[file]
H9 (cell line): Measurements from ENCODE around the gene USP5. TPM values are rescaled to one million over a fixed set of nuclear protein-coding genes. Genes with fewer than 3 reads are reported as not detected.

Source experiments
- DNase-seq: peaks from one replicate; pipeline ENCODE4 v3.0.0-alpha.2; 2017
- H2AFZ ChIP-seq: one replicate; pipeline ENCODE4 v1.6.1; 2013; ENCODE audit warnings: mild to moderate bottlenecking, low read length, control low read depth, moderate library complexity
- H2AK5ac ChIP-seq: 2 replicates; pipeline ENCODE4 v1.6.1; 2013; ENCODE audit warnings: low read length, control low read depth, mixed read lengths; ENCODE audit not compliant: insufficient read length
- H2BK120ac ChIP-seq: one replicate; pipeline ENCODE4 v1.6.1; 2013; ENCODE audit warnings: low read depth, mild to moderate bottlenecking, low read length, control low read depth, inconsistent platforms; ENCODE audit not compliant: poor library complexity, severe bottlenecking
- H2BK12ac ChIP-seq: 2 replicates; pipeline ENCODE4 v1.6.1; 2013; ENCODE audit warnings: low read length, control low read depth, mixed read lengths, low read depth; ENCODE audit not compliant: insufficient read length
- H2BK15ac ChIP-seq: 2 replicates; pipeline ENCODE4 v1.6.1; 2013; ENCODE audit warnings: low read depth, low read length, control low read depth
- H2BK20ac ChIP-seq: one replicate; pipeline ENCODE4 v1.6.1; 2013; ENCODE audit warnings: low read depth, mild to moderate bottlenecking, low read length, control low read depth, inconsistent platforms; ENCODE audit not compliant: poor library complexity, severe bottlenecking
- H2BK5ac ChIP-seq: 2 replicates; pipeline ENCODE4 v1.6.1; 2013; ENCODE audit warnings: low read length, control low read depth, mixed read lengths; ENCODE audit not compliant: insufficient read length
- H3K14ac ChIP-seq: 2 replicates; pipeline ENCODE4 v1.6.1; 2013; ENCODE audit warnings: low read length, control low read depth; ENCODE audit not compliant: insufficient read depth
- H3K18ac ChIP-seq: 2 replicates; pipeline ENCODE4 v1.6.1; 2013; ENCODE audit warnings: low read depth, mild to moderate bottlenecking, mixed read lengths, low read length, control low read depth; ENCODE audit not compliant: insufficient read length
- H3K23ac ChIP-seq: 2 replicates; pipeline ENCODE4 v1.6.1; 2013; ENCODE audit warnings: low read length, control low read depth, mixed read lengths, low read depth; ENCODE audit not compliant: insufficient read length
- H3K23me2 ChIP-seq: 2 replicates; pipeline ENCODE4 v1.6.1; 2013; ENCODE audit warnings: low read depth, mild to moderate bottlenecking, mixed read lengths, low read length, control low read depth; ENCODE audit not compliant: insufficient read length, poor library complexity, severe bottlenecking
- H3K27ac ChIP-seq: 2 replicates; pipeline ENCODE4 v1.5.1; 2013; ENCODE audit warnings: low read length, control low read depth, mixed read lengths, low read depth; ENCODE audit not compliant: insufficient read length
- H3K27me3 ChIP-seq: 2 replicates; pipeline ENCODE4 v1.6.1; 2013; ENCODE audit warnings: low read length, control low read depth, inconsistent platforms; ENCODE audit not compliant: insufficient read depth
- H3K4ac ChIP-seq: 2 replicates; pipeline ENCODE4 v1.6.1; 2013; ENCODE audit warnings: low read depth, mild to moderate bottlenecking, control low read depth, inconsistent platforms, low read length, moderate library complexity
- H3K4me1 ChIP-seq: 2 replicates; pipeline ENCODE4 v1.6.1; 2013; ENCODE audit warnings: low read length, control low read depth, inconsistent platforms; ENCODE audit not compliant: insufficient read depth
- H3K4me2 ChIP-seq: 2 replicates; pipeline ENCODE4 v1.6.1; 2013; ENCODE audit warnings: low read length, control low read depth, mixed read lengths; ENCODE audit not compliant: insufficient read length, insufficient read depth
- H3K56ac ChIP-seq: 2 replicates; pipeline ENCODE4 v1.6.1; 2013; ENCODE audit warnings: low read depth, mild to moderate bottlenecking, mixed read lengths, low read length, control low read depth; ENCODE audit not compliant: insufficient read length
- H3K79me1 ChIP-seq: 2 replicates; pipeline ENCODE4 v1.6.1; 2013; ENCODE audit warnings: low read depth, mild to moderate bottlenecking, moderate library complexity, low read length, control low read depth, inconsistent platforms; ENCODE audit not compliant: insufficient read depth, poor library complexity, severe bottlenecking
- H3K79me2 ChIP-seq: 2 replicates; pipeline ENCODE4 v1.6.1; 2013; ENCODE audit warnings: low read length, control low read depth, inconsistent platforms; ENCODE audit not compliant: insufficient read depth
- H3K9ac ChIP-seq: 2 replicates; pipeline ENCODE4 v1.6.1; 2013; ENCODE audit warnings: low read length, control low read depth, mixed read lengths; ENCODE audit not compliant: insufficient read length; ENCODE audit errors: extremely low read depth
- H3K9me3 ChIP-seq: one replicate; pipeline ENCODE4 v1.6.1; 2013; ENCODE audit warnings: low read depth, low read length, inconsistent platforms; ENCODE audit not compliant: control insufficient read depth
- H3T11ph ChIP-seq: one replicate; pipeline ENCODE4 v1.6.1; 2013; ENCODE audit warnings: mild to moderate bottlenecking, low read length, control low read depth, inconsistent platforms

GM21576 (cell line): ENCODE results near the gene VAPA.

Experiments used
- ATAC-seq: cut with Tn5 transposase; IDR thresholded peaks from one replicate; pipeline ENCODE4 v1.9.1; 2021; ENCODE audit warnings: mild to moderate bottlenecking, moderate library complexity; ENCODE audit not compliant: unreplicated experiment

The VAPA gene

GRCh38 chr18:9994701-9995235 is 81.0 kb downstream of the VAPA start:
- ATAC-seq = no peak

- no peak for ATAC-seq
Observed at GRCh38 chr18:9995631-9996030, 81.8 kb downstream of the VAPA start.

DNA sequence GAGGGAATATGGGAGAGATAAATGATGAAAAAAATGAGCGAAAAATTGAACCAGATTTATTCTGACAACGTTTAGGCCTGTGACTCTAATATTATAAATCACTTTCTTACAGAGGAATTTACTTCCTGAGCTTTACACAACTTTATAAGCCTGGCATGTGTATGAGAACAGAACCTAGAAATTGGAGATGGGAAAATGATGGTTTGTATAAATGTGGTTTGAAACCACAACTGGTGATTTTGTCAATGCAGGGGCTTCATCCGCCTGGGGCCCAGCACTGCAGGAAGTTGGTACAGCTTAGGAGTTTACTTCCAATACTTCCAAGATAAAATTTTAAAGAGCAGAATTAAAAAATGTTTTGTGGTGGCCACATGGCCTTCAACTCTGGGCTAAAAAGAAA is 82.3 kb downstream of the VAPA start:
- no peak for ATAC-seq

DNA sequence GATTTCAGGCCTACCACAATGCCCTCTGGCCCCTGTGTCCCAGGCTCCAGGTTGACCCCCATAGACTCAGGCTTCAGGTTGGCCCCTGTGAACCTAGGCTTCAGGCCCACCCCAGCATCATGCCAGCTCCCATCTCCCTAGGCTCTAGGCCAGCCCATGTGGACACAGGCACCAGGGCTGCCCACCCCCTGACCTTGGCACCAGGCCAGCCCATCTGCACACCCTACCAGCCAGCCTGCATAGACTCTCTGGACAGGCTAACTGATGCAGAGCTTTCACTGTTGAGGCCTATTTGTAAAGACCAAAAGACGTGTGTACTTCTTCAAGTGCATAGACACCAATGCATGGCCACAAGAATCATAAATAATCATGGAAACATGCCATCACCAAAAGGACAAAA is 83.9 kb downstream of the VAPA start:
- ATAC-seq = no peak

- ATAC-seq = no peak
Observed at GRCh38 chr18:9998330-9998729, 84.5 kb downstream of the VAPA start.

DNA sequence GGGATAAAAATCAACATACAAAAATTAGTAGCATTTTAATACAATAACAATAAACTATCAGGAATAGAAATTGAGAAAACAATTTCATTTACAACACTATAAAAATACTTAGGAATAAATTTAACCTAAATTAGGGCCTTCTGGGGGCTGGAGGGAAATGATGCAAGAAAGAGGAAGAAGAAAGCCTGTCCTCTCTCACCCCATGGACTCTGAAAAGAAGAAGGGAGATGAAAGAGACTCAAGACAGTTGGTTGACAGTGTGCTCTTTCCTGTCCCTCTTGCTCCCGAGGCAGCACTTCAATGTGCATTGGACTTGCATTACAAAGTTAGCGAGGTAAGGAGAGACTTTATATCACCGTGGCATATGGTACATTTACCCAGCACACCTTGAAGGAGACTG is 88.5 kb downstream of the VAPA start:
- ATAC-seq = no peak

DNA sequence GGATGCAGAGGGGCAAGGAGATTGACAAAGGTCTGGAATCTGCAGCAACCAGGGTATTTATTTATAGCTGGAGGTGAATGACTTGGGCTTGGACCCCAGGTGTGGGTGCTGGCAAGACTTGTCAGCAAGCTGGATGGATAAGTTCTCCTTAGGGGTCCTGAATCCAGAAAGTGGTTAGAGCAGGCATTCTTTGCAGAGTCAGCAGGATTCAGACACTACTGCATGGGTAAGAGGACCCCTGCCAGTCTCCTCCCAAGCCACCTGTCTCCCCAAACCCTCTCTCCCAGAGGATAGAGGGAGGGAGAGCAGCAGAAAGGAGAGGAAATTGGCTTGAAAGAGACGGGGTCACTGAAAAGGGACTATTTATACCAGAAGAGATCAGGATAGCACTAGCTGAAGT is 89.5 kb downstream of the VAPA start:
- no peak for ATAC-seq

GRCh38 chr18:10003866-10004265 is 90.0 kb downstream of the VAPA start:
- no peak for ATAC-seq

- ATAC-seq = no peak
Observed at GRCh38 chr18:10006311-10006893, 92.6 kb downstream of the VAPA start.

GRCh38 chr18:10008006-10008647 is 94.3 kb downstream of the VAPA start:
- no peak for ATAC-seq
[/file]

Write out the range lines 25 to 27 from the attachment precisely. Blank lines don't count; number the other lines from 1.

- H3T11ph ChIP-seq: one replicate; pipeline ENCODE4 v1.6.1; 2013; ENCODE audit warnings: mild to moderate bottlenecking, low read length, control low read depth, inconsistent platforms

GM21576 (cell line): ENCODE results near the gene VAPA.

Experiments used